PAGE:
Becta says that Microsoft's too expensive

An interim report published by Becta in January 2007 into Microsoft's Academic Licensing arrangements highlighted a number of "fundamental" concerns impacting on choice, competition in the marketplace and value for money for schools.

A separate report into Vista and Office 2007 highlighted concerns in relation to interoperability, with regards to previous Office versions as well as competing solutions.

Since their publication, Becta has been in discussions with Microsoft to secure the changes necessary to address the issues identified in both reports.

Some progress has been made, though a number of fundamental issues remain unresolved.

These centre around the limitations Microsoft places on schools using its subscription licensing arrangements and the potential interoperability difficulties for schools, pupils and parents who wish to use alternatives to Microsoft's Office suite, including 'free to use' alternatives like package and Corel Wordprefect.

As no agreement has been reached with Microsoft in a number of key areas, and after reviewing detailed legal advice, the Government Agency has taken the decision to make a complaint to the Office of Fair Trading.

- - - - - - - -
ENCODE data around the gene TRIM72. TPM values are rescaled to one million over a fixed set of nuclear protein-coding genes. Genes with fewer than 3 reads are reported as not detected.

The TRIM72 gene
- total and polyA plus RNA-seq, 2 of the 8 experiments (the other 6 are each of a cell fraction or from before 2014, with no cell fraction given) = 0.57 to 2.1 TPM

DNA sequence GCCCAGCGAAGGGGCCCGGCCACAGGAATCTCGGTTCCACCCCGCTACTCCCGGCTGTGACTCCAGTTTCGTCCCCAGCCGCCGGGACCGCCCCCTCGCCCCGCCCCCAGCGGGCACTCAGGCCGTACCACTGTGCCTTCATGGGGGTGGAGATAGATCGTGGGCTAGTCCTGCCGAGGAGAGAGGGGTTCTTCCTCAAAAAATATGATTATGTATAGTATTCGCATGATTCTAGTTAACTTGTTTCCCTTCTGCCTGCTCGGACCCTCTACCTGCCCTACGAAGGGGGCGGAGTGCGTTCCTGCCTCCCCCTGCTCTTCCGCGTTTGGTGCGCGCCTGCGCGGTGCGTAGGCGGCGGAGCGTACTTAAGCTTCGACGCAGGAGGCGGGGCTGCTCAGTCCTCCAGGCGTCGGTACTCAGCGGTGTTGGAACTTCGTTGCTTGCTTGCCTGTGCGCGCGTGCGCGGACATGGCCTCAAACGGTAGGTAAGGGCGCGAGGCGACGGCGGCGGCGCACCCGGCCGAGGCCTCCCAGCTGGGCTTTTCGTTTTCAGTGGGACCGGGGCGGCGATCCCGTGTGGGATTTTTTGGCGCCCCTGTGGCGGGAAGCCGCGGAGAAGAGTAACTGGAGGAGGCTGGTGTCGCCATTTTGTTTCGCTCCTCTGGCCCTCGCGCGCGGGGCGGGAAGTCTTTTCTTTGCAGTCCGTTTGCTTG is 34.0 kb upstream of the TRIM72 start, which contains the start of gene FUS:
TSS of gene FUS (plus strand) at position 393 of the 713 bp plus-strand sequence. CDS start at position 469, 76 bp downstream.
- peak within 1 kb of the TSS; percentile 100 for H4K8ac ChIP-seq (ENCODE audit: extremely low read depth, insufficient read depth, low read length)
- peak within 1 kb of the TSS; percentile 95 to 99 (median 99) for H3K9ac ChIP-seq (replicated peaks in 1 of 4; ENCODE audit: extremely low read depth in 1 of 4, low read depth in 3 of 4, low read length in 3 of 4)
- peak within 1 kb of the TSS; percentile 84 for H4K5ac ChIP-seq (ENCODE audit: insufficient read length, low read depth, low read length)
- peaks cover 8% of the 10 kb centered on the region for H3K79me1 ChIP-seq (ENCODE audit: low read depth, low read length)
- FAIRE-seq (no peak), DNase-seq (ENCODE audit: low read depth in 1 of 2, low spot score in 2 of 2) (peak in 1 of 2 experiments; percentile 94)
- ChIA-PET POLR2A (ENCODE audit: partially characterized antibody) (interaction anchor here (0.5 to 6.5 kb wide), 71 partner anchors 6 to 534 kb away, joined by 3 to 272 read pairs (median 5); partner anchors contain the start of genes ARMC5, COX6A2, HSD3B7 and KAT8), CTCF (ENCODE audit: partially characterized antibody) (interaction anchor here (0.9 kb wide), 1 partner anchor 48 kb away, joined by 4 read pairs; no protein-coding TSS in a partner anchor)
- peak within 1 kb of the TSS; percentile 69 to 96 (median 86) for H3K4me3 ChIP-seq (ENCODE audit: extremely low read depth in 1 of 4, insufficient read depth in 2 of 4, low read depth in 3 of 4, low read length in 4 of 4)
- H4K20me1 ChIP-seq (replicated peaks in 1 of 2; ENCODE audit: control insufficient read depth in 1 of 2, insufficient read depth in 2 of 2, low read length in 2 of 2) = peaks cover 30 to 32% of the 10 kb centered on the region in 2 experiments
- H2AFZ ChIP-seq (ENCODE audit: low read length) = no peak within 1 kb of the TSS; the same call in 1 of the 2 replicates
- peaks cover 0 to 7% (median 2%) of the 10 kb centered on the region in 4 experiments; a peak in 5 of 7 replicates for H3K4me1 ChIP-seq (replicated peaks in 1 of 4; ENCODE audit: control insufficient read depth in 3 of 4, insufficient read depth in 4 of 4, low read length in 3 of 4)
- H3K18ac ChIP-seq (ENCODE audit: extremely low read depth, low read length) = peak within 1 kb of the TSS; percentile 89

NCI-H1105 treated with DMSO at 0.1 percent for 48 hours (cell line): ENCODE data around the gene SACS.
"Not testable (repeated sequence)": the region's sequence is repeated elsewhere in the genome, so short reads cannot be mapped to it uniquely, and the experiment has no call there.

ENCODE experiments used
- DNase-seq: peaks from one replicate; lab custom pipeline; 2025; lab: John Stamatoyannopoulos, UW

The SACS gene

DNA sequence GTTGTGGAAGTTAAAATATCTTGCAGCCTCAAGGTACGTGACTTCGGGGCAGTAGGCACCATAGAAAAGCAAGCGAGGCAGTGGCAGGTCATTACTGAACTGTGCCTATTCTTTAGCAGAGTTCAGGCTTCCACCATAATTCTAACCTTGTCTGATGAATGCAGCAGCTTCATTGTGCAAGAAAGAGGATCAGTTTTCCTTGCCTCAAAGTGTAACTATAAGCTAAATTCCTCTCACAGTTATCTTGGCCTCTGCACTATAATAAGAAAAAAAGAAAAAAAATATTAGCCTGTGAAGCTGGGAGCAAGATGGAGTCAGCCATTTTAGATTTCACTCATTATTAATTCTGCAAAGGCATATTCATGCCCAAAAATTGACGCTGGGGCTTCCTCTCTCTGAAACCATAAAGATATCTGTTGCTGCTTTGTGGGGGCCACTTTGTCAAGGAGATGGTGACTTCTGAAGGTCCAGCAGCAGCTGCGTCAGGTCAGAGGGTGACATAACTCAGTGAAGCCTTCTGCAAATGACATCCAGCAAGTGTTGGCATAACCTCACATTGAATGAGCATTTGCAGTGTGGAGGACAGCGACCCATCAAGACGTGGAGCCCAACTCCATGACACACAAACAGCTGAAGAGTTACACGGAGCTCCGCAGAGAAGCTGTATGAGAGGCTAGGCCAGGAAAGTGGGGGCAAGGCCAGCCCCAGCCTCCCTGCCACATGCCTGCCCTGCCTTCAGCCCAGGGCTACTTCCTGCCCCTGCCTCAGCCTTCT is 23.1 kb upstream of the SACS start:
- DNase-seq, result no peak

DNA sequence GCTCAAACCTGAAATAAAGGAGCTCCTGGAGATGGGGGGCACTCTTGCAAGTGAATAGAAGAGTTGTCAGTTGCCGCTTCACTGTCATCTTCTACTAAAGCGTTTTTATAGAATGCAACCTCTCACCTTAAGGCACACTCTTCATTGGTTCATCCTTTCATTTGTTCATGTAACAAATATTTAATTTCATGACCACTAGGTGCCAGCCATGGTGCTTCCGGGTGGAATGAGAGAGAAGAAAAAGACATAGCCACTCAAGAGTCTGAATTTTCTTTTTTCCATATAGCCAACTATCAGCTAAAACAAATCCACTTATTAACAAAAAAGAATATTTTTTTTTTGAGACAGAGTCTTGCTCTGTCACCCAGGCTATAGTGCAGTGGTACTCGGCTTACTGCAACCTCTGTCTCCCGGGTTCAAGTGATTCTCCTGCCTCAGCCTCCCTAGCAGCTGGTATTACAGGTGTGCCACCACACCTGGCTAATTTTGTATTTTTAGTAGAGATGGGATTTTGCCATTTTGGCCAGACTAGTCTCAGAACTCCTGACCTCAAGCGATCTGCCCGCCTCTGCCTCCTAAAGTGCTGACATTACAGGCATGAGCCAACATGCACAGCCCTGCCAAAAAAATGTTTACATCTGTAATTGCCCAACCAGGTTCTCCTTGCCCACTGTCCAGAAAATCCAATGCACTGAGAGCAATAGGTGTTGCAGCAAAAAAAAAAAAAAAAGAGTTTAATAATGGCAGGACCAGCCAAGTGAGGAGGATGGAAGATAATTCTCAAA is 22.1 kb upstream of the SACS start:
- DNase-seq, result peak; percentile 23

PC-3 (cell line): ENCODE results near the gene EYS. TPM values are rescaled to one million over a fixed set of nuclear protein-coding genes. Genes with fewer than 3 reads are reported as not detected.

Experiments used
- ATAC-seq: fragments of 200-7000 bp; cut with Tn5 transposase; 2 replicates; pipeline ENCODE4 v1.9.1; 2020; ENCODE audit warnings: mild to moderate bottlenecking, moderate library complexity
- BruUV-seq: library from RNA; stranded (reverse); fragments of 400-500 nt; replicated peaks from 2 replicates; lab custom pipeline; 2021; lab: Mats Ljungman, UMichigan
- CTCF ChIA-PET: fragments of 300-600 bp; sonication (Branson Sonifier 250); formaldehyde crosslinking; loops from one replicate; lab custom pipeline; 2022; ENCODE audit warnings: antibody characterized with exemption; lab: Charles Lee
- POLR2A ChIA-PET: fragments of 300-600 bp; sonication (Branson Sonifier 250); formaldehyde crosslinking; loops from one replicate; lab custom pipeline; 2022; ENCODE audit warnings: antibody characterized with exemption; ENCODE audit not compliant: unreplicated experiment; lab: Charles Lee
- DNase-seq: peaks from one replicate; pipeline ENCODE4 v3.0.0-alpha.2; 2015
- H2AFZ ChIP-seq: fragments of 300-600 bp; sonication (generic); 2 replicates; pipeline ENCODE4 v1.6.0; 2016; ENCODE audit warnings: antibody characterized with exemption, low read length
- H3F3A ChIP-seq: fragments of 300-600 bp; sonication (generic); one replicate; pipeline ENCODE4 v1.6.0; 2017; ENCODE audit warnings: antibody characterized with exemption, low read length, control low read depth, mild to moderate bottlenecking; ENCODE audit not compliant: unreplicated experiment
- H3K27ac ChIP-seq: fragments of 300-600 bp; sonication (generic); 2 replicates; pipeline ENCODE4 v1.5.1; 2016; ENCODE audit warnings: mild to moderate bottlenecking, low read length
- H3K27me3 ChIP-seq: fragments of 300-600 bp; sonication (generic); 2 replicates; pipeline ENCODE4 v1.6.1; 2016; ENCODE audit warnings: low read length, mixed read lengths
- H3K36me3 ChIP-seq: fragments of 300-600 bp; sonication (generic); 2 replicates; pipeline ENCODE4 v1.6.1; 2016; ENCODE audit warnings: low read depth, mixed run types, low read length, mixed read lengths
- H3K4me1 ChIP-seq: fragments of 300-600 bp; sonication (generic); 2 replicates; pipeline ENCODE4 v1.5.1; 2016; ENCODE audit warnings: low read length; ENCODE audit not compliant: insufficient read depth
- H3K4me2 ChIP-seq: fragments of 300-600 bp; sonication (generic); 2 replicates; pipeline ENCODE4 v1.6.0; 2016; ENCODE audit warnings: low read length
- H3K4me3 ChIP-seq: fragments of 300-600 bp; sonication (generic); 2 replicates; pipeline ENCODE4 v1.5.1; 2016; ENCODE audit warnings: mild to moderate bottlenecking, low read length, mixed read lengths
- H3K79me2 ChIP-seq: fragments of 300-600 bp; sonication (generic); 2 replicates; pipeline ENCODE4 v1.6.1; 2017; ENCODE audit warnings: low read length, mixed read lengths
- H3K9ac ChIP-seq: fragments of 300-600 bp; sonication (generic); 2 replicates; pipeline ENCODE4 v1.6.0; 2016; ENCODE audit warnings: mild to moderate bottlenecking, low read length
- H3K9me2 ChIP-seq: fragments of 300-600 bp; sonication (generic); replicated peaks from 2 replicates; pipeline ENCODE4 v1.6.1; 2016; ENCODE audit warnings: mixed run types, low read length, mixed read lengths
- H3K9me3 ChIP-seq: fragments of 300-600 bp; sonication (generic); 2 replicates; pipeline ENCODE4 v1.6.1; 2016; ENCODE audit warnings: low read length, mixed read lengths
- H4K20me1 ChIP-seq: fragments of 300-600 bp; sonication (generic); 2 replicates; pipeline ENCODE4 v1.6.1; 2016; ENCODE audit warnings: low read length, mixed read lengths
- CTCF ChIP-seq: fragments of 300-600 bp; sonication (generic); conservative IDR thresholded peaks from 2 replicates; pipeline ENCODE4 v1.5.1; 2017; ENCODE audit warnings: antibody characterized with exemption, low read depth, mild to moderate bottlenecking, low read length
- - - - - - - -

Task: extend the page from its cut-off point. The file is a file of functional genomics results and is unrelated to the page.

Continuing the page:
It hopes that by taking this step Microsoft will move promptly to address the issues raised.

In the interim, Becta's advice to schools considering moving to Microsoft's School Agreement subscription licensing model is that they should not do so.

Schools must be legally licensed for all the software they are using, and if licensing Microsoft products is an imperative they should consider using a perpetual agreement such as 'Select' until such time as the OFT have responded to their complaint.

If schools have already entered into a School Agreement licensing model they should consider their renewal and their buyout options alongside any findings the OFT may make.

Becta's advice to schools in relation to the deployment of Office 2007 remains that schools and colleges should only deploy Office 2007 when its interoperability with alternative products is satisfactory.

That would necessarily imply effective support by Microsoft of the internationally approved ODF file format.

Becta's final report, on Microsoft's Academic Licensing Programmes, which was scheduled for January 2008, will now be deferred until after the outcome of our complaint to the Office of Fair Trading is known.

Becta's final report on Vista and Office 2007 is scheduled for publication in January 2008.